May 23 2019

Heard while walking

Rosemary Kirstein

Like apparently everyone else in the universe, I’m trying to walk more.

I prefer to walk in the woods, but when I do, I never listen to podcasts, or radio, or audiobooks.   I’m in the woods!  I want to either be there, present for the experience, or set my mind free to ramble, and possibly come up with tales or essays or explorations of ideas.

But that’s only when I’m able to walk alone.  If I’m on a trail where there are other people around —  I just can’t be that free.  There’s too much distraction.  Also, my face tends to mirror what I’m thinking — I just can’t help it.   So, I do prefer solitude for my walks.

Alas: with my beloved Sleeping Giant State Park still completely shut down a full year after the four surprise tornadoes that shredded it, all I’m left with are the smaller, more populated walking opportunities.

And that’s when I need something else to occupy my mind while walking.

There’s music, of course.  But also wonderful podcasts, great audiobooks, and even live radio.

I’ve kept up with Welcome to Night Vale, naturally — and I’m glad that it seems to be back on track after waffling around uncentered for most of the current season.

And lately I’ve been listening to Sam Harris’ Making Sense podcast, which really stretches my brain.  Currently, I’m in the middle of a two-hour episode where Harris interviews Daniel Kahneman, the psychologist and Nobel Prize winner, who wrote Thinking, Fast and Slow.  I have the book, but in many ways the interview is more interesting, a wide-ranging conversation between two pals who are also blazingly smart.

I’ve also been listening, for the second time, to Janis Ian’s autobiography Society’s Child. 

Society's Child: My Autobiography by [Ian, Janis]

As an old folkie myself, Ian’s autobiography is of particular interest to me.   She does the reading herself, and it’s so intimate, to hear her own voice, right in your ear, sharing her stories with you.   Also: each chapter begins with a quote from one of her songs, and in the print version, you just read the quoted lyrics; but in the audiobook, she picks up her guitar and sings and plays it for you.  Lovely.

And I’ve just finished listening to Charlie Jane Anders’ All the Birds in the Sky which was excellent, and thoroughly involving.  It’s a story one can get lost in — and that’s not something everyone can pull off.

All the Birds in the Sky by [Anders, Charlie Jane]

Anders has  a very good hand with prose, too, and her characters are clear and multi-layered.  She’s a writer whose star seems to be rising, as well, and good for her!  This is the only thing of hers I’ve read so far, and  I do wish I’d read it sooner — it’s been on my radar for a while, but so have so many other things.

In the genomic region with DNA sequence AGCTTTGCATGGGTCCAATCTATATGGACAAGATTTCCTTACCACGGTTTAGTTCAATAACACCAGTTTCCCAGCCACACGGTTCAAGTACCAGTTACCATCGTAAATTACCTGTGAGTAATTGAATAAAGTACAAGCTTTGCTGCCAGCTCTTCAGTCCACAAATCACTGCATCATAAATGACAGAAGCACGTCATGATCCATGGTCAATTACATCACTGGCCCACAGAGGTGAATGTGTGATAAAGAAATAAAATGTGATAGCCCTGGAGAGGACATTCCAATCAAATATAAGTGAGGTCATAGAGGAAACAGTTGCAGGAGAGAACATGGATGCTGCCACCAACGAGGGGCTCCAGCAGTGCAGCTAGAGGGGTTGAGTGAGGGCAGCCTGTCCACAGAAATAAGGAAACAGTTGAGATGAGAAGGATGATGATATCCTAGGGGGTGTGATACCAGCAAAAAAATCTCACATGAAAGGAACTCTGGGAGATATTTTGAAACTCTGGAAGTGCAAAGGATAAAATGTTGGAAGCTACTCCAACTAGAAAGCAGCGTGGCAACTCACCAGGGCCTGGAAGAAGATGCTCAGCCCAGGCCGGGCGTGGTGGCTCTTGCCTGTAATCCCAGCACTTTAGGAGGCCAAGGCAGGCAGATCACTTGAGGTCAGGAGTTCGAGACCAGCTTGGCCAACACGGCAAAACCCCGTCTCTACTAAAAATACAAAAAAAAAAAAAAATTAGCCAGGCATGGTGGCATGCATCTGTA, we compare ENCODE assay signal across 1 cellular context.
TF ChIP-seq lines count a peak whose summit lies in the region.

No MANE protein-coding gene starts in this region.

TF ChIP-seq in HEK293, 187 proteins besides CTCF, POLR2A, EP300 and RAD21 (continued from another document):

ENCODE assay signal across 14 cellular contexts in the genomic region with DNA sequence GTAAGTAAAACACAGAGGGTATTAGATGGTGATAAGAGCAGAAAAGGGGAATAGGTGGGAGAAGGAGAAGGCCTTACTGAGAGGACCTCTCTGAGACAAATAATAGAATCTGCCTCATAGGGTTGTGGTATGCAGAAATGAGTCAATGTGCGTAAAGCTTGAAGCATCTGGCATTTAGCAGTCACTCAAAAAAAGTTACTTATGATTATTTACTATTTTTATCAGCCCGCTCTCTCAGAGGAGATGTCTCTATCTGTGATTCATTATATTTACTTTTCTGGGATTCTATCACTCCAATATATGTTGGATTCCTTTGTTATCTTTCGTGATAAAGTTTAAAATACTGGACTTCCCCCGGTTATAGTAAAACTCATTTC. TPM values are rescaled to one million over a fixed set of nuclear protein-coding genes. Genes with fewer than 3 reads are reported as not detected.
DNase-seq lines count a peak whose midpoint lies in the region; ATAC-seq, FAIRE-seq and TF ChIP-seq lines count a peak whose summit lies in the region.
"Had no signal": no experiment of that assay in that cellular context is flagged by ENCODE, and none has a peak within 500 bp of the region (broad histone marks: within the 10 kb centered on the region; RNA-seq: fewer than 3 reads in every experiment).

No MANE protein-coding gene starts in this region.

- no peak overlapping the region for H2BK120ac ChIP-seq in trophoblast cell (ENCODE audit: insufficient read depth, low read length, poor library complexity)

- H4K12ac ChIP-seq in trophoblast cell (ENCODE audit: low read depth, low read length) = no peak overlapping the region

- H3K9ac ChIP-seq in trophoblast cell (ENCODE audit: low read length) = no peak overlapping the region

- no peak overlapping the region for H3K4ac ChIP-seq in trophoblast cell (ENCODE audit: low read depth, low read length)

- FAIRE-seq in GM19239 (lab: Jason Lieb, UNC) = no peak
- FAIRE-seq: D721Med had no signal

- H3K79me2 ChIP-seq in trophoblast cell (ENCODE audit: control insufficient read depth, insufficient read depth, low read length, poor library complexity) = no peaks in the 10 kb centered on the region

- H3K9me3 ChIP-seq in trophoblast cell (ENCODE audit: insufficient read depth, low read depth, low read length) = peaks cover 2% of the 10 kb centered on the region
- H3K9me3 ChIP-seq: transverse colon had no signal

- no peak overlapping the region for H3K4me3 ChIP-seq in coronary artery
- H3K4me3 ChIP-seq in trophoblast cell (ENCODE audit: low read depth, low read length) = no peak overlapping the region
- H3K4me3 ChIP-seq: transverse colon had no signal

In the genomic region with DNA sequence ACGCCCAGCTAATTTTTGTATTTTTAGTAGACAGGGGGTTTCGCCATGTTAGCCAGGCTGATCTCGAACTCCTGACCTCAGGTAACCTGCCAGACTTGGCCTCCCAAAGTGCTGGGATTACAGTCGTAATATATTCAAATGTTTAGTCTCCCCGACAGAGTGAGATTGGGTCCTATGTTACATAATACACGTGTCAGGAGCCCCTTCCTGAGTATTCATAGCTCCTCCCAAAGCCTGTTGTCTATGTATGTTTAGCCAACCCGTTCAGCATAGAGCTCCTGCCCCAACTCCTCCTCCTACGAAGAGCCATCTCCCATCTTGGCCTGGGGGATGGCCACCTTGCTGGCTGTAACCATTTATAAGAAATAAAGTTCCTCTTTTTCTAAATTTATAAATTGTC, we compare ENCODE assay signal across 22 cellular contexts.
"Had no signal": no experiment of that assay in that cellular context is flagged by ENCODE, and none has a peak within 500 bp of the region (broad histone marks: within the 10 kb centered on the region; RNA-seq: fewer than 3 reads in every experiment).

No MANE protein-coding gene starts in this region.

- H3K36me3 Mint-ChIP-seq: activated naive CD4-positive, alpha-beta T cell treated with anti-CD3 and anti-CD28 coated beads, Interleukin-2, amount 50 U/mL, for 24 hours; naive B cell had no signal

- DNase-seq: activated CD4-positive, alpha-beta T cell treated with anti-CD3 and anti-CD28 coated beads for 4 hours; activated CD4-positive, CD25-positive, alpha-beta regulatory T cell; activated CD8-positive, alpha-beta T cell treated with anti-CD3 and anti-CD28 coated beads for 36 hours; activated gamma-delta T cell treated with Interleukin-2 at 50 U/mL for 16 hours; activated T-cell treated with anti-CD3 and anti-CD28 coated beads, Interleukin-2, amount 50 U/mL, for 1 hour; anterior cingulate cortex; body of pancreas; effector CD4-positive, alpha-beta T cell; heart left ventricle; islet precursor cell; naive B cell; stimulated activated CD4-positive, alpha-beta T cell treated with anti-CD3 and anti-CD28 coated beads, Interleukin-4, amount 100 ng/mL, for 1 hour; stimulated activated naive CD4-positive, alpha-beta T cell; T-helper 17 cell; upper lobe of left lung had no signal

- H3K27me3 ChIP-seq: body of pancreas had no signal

Another of my go-to guys when I’m walking is Colin McEnroe.  He has a local radio show on WNPR, but of course everything is also a podcast these days, so one can listen to any of the episodes, at any time, anywhere.  The other day he had a show about Sol LeWitt, a very famous conceptual artist of whom I was only tangentally aware before hearing the show.  But during the course of the show, McEnroe played a short clip of Benedict Cumberbatch reading a letter that LeWitt wrote to another artist, Eva Hesse — and that sent me off to YouTube when I got to my office, to track down the full version.

(WARNING: contains salty language.   So what!  Get over it.)

I’m always fascinated by artists who are supremely devoted to their art — even if it’s art I don’t particularly like.  In fact, it’s easier to clearly see the beauty of that devotion, when you’re not swept away by how much you like the artwork itself.  Am I making sense?  Makes sense to me.

And I’m going to take LeWitt’s admonition to “stop thinking” to mean stop overthinking, a failing to which we writers are particularly prone.  Stop obsessing on all the peripheral aspects — and just think of the work!

In other news:

Of course you’ve heard that the Nebula Awards were handed out recently.  In case you haven’t, Tor.com is always a good source for SF/F news.     So is File 770 — and they have pictures of the ceremony and the winners.   I actually have a copy of Best Novel winner Mary Robinette Kowal’s The Calculating Stars on my To Read Real Soon Now stack.

The Calculating Stars: A Lady Astronaut Novel by [Kowal, Mary Robinette]

I’m definitely overloaded with Stuff to Read…

 


May 4 2019

What happens when someone you know seems to be able to write poems at the drop of a hat and you’re a little jealous, so you ask how they do it.

Rosemary

 

Oh, look.  I wrote a poem:

 

JO WALTON WRITES SONNETS

She tells me that it’s more or less a knack,
The pattern’s that familiar, and the pace.
She knows the beats, and how the rhymes will stack,
With every iamb solidly in place.

With that, she simply lives her life, with all
Its thoughts and feelings, plans and acts. Her days
Are given to her work — but should she call,
The words slip nimbly into their arrays.

But there’s a thing she doesn’t say. Perhaps
Forgotten, being learned so long ago
That years and dreams and decades that elapse
Have moved it from Surprise to Simply So.

It’s this: Delights, when loved and fully known
Will choose to serve — and name you as their own.

 

(You can subscribe to Jo Walton’s poetry Patreon right here.)